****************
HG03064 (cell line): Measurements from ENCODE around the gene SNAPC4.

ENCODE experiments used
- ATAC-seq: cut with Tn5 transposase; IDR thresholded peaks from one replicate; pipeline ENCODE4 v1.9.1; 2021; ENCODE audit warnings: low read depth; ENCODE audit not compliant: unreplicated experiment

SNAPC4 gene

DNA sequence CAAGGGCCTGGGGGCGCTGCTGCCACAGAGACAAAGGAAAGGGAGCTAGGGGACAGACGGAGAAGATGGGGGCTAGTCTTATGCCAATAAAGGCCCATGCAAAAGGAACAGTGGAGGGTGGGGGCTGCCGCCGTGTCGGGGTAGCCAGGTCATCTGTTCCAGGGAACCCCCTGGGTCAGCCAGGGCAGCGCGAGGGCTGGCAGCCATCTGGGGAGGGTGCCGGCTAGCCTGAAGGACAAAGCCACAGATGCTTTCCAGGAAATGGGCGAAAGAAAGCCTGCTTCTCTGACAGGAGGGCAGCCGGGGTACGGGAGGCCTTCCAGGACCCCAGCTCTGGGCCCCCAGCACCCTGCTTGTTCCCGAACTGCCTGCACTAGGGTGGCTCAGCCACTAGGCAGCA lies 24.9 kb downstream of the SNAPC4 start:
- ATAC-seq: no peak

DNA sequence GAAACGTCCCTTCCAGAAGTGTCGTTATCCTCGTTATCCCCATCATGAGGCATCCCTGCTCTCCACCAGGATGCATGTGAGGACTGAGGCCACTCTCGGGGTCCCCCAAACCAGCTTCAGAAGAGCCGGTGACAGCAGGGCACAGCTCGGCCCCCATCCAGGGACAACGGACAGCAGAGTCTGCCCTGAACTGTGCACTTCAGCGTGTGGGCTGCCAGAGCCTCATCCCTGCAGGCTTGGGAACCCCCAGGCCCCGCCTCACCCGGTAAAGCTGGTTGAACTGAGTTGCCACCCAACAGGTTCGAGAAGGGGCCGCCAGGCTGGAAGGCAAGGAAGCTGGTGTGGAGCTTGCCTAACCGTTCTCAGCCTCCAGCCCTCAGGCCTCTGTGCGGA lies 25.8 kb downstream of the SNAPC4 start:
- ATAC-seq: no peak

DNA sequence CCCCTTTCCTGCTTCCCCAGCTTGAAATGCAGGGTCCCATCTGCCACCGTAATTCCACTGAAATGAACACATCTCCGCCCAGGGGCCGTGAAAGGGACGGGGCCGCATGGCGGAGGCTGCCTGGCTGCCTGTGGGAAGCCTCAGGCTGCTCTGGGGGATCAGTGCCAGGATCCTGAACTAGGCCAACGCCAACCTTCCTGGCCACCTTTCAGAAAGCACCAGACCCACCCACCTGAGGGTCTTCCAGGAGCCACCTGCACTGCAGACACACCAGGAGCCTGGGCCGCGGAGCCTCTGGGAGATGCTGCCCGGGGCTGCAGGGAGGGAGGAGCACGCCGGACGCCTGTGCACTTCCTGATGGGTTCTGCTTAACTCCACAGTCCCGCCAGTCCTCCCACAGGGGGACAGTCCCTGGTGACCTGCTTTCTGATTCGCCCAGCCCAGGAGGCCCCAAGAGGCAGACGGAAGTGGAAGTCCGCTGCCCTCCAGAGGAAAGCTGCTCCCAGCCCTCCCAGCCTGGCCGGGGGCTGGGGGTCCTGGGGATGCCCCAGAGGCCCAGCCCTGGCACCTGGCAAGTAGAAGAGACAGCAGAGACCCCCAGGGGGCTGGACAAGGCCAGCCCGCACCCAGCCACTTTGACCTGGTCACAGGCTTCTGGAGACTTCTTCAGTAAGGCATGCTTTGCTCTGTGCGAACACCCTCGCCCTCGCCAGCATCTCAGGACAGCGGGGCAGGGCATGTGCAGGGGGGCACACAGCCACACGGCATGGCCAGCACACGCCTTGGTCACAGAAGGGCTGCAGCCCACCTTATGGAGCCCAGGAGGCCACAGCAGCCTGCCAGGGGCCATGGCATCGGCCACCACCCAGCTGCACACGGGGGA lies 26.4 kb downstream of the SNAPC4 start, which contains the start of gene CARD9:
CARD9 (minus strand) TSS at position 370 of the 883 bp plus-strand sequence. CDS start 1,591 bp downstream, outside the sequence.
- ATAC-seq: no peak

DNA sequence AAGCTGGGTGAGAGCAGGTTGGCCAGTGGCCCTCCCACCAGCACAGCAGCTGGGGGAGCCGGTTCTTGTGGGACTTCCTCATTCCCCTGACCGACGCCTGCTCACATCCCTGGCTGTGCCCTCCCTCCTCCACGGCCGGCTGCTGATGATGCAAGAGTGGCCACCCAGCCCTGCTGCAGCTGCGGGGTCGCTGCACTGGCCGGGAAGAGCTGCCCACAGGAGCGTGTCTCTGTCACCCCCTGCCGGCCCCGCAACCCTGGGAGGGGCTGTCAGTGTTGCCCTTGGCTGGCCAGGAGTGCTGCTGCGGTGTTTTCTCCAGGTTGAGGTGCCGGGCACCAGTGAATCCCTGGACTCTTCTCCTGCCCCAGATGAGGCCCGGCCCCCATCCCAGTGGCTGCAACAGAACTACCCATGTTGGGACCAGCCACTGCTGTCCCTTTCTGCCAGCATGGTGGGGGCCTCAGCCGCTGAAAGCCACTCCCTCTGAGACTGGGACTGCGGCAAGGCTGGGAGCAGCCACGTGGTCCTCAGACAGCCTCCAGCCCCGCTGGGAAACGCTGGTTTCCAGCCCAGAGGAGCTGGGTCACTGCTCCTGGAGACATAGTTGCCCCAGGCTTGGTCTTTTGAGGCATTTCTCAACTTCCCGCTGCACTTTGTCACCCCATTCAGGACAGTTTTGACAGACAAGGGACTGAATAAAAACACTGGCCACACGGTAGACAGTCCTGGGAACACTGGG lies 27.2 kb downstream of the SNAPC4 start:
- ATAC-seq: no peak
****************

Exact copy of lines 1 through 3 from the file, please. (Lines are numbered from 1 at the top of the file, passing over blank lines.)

HG03064 (cell line): Measurements from ENCODE around the gene SNAPC4.

ENCODE experiments used
- ATAC-seq: cut with Tn5 transposase; IDR thresholded peaks from one replicate; pipeline ENCODE4 v1.9.1; 2021; ENCODE audit warnings: low read depth; ENCODE audit not compliant: unreplicated experiment